persistent-keyring - per-user persistent keyring

          The persistent keyring is a keyring used to anchor keys on
          behalf of a user.  Each UID the kernel deals with has its
          own persistent keyring that is shared between all threads
          owned by that UID.  The persistent keyring has a name
          (description) of the form _persistent.<UID> where <UID> is
          the user ID of the corresponding user.

          The persistent keyring may not be accessed directly, even by
          processes with the appropriate UID.  Instead, it must first
          be linked to one of a process's keyrings, before that keyr-
          ing can access the persistent keyring by virtue of its pos-
          sessor permits.  This linking is done with the
          keyctl_get_persistent(3) function.

          If a persistent keyring does not exist when it is accessed
          by the keyctl_get_persistent(3) operation, it will be auto-
          matically created.

          Each time the keyctl_get_persistent(3) operation is per-
          formed, the persistent key's expiration timer is reset to
          the value in:


          Should the timeout be reached, the persistent keyring will
          be removed and everything it pins can then be garbage col-
          lected.  The key will then be re-created on a subsequent
          call to keyctl_get_persistent(3).

          The persistent keyring is not directly searched by
          request_key(2); it is searched only if it is linked into one
          of the keyrings that is searched by request_key(2).

          The persistent keyring is independent of clone(2), fork(2),
          vfork(2), execve(2), and _exit(2).  It persists until its
          expiration timer triggers, at which point it is garbage col-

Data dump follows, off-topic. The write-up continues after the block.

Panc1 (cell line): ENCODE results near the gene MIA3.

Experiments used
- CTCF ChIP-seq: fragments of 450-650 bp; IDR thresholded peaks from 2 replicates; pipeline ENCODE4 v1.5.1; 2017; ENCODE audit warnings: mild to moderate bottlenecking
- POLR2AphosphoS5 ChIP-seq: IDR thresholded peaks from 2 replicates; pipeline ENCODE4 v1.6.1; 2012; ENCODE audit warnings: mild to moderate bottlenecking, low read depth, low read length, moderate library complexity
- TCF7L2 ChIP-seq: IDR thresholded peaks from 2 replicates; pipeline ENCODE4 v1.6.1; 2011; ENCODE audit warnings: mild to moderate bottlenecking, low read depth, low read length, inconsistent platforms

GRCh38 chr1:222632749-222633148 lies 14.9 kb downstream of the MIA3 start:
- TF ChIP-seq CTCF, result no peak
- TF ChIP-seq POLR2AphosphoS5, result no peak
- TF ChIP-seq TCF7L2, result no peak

lected.  This allows the persistent keyring to carry keys
          beyond the life of the kernel's record of the corresponding
          UID (the destruction of which results in the destruction of
          the user-keyring(7) and the user-session-keyring(7)).  The
          persistent keyring can thus be used to hold authentication
          tokens for processes that run without user interaction, such
          as programs started by cron(8).

          The persistent keyring is used to store UID-specific objects
          that themselves have limited lifetimes (e.g., kerberos

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          tokens).  If those tokens cease to be used (i.e., the per-
          sistent keyring is not accessed), then the timeout of the
          persistent keyring ensures that the corresponding objects
          are automatically discarded.

        Special operations
          The keyutils library provides the keyctl_get_persistent(3)
          function for manipulating persistent keyrings.  (This func-
          tion is an interface to the keyctl(2) KEYCTL_GET_PERSISTENT
          operation.)  This operation allows the calling thread to get
          the persistent keyring corresponding to its own UID or, if
          the thread has the CAP_SETUID capability, the persistent
          keyring corresponding to some other UID in the same user

          Each user namespace owns a keyring called
          .persistent_register that contains links to all of the per-
          sistent keys in that namespace.  (The .persistent_register
          keyring can be seen when reading the contents of the
          /proc/keys file for the UID 0 in the namespace.)  The
          keyctl_get_persistent(3) operation looks for a key with a
          name of the form _persistent.<UID> in that keyring, creates
          the key if it does not exist, and links it into the keyring.

          keyctl(1), keyctl(3), keyctl_get_persistent(3), keyrings(7),
          process-keyring(7), session-keyring(7), thread-keyring(7),
          user-keyring(7), user-session-keyring(7)

          This page is part of release 5.10 of the Linux man-pages
          project.  A description of the project, information about
          reporting bugs, and the latest version of this page, can be
          found at

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